Dallas Roof Disaster Planning kit
Disaster is a sudden, calamitous event bringing great damage, loss, destruction and devastation to life and property. The damage caused by disasters is immeasurable and varies with the geographical location, climate and the type of the earth surface. This influences the mental, socio-economic, political and cultural state of the affected area. It completely disrupts the regular day to day life while negatively influencing the normal emergency systems. In short, it is a serious disruption of the functioning of society, causing widespread human, material and environmental losses far in excess of what the society can cope with.
However, people tend to overlook such eventualities, being reassured by fire alarms, earthquake detectors, weather forecasting through GPS technology, etc, not realizing that Mother Nature can wipe away all such manmade safety devices with one stroke of her powerful hand. The recent tsunami disaster in Japan bears witness to such happenings. In Texas, Gov. Rick Perry had earlier declared 40 counties as disaster areas after flooding caused by the remnants of tropical storm Hermine. According to EDRO, “About 99.98 percent of human effort goes to debilitate the ecosystems. In other words, “For every single step taken to restore the natural life support services, humans take 6,400 steps in the opposite direction, destroying the planet’s ability to maintain life.”
It briefly outlines some relevant issues such as identifying the nature of disaster that is likely to hit the community one is living in and the type of warning system working for it. It also envisages about the awareness of the magnitude of such calamities and the mental as well physical preparedness to face it. The WCC Disaster Planning Kit includes valuable suggestions advising people to discuss with family members about the seriousness of the issue and see how they respond to it. The matter may also be sorted out with other community members and a common bond formed to tackle any life threatening situation jointly.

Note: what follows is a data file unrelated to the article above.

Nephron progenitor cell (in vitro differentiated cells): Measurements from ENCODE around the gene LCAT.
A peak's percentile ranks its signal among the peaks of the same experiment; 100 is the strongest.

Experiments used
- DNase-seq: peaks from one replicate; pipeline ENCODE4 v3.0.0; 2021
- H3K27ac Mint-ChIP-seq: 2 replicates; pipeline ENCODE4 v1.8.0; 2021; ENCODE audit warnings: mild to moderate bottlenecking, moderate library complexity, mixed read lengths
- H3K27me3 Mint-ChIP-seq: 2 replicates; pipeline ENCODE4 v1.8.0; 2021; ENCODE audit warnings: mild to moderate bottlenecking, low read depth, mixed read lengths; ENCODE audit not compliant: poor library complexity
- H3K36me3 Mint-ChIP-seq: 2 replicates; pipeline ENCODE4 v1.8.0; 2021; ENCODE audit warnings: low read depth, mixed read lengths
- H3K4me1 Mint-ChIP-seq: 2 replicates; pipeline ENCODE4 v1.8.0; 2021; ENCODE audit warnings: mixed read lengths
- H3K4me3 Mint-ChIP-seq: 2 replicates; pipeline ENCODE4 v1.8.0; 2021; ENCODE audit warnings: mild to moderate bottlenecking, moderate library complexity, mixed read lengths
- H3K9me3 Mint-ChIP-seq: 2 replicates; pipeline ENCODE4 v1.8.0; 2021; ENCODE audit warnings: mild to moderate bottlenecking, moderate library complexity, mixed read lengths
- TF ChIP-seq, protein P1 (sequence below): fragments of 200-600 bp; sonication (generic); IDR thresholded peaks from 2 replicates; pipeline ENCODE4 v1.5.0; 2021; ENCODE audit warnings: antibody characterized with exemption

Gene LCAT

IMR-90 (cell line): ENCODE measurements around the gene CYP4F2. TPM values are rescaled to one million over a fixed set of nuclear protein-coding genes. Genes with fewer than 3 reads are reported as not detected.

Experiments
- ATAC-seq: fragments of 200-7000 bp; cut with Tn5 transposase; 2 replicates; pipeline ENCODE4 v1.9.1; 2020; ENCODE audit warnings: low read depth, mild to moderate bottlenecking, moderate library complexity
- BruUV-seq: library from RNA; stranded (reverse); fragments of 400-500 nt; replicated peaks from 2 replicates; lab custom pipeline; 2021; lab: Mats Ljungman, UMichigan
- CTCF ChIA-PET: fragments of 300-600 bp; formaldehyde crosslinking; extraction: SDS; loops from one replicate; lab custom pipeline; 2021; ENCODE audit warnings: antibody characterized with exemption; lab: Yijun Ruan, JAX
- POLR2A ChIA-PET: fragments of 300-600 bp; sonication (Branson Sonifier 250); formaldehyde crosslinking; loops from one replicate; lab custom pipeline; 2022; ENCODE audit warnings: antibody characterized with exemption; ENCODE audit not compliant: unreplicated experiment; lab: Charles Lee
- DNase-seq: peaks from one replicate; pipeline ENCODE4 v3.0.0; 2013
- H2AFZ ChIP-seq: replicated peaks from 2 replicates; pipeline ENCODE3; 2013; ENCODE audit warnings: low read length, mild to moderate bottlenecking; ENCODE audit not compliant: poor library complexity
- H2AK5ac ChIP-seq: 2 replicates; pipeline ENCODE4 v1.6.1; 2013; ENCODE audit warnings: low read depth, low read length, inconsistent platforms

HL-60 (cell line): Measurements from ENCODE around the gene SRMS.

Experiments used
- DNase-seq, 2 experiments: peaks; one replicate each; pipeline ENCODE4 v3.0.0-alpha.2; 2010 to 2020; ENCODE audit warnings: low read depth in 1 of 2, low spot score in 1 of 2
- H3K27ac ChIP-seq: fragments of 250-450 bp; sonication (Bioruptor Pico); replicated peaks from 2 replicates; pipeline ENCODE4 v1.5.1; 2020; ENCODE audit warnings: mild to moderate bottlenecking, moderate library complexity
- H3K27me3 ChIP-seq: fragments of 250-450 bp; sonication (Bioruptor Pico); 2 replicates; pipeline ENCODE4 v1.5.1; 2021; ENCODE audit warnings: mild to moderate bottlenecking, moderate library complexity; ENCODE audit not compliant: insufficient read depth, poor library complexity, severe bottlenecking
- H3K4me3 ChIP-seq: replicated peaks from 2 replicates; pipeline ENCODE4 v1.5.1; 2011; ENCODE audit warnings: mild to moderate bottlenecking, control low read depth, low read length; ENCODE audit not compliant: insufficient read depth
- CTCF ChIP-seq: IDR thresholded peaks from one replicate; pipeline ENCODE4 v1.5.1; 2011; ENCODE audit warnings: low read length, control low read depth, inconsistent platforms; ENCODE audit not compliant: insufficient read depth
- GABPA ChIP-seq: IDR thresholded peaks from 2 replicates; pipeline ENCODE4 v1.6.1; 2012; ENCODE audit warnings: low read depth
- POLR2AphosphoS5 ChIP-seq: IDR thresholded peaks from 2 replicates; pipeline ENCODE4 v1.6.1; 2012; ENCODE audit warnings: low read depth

The Kit also contains valuable advices and suggestions such as getting in touch with local emergency management center or civil defense office or also the neighboring American Red Cross to find out their mode of disaster management and check how effective these are when the actual disaster strikes.
Some of the realistic issues that come into the forefront include ways and means of family members staying in contact when physically separated due to disaster by taking the following steps.
* Select a location some safe distance away from home if fire breaks out.
* Select a location away from the neighborhood if returning home seems difficult.
* Opt for an out-of-state friend/relation as a ‘check-n-contact’ person whom everyone can call.
* Provide emergency telephone numbers for everyone.
* Make all adult family members familiar with the main switches for turning off water, gas and electricity.
* Install handy battery operated smoke detectors in all the rooms, check their functions by lighting a small fire occasionally and change the batteries at least twice a year.
* Get fully informed about home fire hazards by discussing matter with the local fire department.
* Learn the basics of first aid from the Internet and familiarize all family members with it.
Lastly, meet with your neighbors to find out the number of old and invalid people living within the community that need special help when disaster hits.